And moving the mouse feels perfectly normal, which is that say it feels like using this mouse on my Mac. Additionally, scrolling with Logitech’s awesome scroll wheel is a delight. This all feels more fluid and more natural than doing these same things with the accessibility version of mouse support.
And if you prefer different settings, there are options to change the tracking speed, the scroll direction, and what the right click button does. Interestingly, there are no options to configure the other buttons on the mouse to do anything. So my back, forward, and scroll wheel buttons all are now left-click buttons, which is weird. Right-click does indeed work as you’d expect.
Where Did the Cursor Go?!
This first implementation is not perfect though. The first thing that throws me is that when you hover over certain elements, the cursor goes away and the thing you’re hovering over gets highlighted. It’s not always obvious what you’re hovered over, especially on things like home screen icons because the difference between the hovered icon and all the rest is super slight. Can you tell where the mouse is in this screenshot?
You might have been able to tell it was Deliveries, but you had to think about it.
Also, because the cursor turns into the thing you’re hovered over, you lose some context on excactly where inside that item the cursor is. This made moving the mouse elsewhere a little odd because I didn’t know exactly where I was starting from. One of the things that’s great about the mouse is how accurate you can be with it and this makes it so you feel less accurate than you’re used to being. Conveniently, you can turn this behavior off by going to Settings > Accessibility > Pointer Control and turning off pointer animations.
I’m leaving it on for now because this is how Apple thinks it should be and I may get used to it and come to love it, but I’m keeping this escape hatch in the back of my mind just in case I never come around.
iPadOS has always been a touch-first operating system, and over the past decade of using iPads, I’m very used to how things work with my fingers and Apple Pencil. I know how to drag files around, pull up multitasking, and do all the little things with the iPad.
The mouse doesn’t simulate touch interactions, so you kind of have to figure out how to do everything with the mouse. For example, I wanted to select multiple items from the Files app this morning and drag them into Safari. With touch this is incredibly simple. but I could not figure it out with the mouse. I tried CMD+clicking around and could not do it, and eventually gave up and used my meaty fingers in 2 seconds.
Also, things like bringing up multitasking is a little tricky, as are pulling down notifications or accessing Control Center. You can do them, but the actions you perform with the mouse are a bit different and are taking a little time to get used to.
I think using a mouse with the iPad on its own is nice, but is not something I’m going to do all the time. I did find using Working Copy to edit code and Affinity Designer to edit images to be a little nicer with the mouse, but most things are either the same or more difficult. The iPad’s touch-first UI is really fantastic and I often felt like direct manipulation of the stuff on screen was easier than using an old fashioned mouse to do the same thing. After all, this is one of the things that makes me love the iPad in the first place!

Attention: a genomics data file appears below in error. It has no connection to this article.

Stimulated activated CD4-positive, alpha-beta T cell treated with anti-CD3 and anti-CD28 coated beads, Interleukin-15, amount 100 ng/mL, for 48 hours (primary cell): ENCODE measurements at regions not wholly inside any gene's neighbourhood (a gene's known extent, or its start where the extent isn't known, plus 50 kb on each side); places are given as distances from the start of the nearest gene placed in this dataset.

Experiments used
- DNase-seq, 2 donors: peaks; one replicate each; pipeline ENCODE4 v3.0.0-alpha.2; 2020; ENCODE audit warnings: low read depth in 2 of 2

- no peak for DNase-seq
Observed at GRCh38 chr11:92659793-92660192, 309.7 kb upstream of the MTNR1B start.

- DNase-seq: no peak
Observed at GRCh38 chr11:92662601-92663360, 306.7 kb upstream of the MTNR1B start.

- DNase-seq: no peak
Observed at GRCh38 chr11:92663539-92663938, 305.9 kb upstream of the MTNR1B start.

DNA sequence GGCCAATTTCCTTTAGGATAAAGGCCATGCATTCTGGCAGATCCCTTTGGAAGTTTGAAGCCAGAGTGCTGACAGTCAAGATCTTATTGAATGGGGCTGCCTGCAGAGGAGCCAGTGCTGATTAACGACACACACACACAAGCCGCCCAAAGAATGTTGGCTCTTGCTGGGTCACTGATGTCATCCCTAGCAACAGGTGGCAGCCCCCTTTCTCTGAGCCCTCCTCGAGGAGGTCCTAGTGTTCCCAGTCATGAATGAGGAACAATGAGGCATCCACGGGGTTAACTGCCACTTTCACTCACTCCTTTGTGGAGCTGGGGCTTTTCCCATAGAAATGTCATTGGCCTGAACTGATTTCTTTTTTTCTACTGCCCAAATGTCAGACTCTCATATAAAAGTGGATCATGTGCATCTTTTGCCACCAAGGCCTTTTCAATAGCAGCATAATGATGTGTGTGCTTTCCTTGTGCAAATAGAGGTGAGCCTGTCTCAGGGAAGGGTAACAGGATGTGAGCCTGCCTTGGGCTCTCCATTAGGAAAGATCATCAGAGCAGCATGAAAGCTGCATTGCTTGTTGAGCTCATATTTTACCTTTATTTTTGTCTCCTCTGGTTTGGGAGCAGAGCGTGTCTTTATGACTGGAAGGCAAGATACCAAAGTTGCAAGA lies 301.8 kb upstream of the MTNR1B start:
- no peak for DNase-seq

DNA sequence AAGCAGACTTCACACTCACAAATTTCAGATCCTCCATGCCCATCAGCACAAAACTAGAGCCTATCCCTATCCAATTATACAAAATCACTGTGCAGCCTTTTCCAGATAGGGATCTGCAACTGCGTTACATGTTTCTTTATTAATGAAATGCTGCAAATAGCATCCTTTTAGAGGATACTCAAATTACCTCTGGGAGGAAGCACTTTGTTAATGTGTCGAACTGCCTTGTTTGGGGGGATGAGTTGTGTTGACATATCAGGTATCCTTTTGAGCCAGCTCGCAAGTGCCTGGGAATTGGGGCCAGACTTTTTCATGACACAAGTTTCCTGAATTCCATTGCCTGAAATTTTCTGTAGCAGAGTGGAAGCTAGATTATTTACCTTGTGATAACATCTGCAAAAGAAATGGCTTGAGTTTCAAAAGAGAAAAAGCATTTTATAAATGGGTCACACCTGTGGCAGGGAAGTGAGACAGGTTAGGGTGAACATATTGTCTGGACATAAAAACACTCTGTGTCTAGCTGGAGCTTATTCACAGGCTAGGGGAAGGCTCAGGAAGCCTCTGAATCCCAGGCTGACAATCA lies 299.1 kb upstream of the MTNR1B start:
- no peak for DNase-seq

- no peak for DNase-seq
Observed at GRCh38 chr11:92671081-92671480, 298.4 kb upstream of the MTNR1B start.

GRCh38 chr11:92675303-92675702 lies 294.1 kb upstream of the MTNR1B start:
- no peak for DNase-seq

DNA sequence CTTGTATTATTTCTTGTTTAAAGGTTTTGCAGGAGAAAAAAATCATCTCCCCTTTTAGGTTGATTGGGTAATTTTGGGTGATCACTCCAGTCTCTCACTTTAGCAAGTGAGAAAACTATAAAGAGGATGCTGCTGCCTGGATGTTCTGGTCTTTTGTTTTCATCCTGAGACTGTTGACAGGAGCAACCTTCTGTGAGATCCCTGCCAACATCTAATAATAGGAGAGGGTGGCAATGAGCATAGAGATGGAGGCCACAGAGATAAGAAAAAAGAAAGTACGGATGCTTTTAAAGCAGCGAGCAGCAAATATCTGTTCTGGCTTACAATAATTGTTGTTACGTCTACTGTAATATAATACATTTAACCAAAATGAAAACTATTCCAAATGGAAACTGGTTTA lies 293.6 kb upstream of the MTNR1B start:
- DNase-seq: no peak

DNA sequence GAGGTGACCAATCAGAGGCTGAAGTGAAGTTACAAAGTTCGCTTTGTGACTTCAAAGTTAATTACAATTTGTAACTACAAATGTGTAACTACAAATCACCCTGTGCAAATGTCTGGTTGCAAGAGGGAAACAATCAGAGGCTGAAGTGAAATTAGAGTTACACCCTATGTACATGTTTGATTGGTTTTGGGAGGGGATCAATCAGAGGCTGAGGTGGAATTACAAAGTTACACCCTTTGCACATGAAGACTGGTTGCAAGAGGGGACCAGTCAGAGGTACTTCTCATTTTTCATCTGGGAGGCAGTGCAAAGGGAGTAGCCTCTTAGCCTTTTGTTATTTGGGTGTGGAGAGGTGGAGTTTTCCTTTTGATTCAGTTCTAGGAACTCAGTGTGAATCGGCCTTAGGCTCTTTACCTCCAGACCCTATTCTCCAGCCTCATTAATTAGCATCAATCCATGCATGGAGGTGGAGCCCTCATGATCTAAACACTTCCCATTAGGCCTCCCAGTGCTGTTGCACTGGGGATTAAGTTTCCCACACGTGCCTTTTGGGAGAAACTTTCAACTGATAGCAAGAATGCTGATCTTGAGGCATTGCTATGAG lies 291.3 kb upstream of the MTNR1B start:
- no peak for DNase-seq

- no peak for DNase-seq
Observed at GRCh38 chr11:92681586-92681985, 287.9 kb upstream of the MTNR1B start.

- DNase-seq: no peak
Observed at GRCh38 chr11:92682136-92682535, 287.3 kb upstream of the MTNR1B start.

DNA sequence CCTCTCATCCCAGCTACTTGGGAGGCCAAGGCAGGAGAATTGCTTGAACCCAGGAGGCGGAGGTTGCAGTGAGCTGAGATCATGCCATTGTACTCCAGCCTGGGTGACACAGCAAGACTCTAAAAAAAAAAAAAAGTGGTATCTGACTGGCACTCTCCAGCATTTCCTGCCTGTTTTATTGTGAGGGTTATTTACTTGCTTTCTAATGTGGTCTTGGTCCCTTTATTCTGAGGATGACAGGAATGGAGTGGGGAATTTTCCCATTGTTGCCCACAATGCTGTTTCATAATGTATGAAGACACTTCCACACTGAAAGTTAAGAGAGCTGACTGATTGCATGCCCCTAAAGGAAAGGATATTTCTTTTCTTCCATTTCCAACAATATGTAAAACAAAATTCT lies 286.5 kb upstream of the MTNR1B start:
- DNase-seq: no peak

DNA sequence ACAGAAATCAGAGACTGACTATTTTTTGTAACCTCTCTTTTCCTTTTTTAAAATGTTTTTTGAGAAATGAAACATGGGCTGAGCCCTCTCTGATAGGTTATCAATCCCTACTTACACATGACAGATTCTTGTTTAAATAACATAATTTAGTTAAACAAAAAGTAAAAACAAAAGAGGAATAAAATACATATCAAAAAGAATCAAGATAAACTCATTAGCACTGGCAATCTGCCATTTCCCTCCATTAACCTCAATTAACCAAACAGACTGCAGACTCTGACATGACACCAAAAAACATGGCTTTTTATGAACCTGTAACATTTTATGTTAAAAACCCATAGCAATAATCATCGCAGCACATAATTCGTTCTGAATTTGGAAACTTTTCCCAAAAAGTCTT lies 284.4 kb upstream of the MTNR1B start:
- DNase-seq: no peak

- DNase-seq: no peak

I do think this makes the use case for a larger, desktop iPad (or even an iPad hooked up to an external monitor) to be a much more compelling use case going forward. I also wish I had a track pad to try this out with. I think a track pad + keyboard + touch would be really nice, and I look forward to trying that out in May when the very expensive, but very cool looking iPad Magic Keyboard comes out.
I am currently using a 12.9” 2018 iPad Pro and I truly love it. We are a few weeks (maybe) away from a new model coming out, and I thought this was a good time to get a few ideas out there about what I would want in an upgrade.
As far as I can tell, neither of these have been mentioned in the rumors, so if they come to pass, remember you heard them here first. 😉
New Webcam Placement
The current webcam is at the top of the screen if you’re holding the device in portrait, but this is the iPad Pro, and I would guess most people use it in landscape most of the time. With this configuration, the webcam in on the left, middle of the screen, and that’s just an awkward angle for conference calls.
I’d love to see Apple move the camera to the top of the iPad when it’s in landscape mode. Sure, leave the normal iPad, the Air, and the Mini where it is, but this pro machine needs a better webcam position.
New Premium Keyboard
Ok, hear me out, but I want Apple to sell a more expensive keyboard than the Smart Keyboard Folio. With rumors that trackpad support is coming, and my wish from January that Apple release a laptop-style iPad, I think I’d love to see something like the Surface Book, where the iPad can click into a keyboard/trackpad/battery combo.
This would give us the stability of a laptop form factor in our laps, the freedom to tear off the iPad whenever we want the freedom the iPad allows, and potentially a lot more battery life with a second battery housed in the keyboard.
On the battery front, not only would this be a welcome improvement to the already great battery life, but that heavy battery will help add some heft to the base, making it easier to get the weight ratio right so the screen doesn’t want to tip the whole thing over.
Apple financial announcements are a real mixed bag for me. On the one hand, it’s interesting to see how well the company is doing, but it also makes some people take odd positions when talking about Apple products.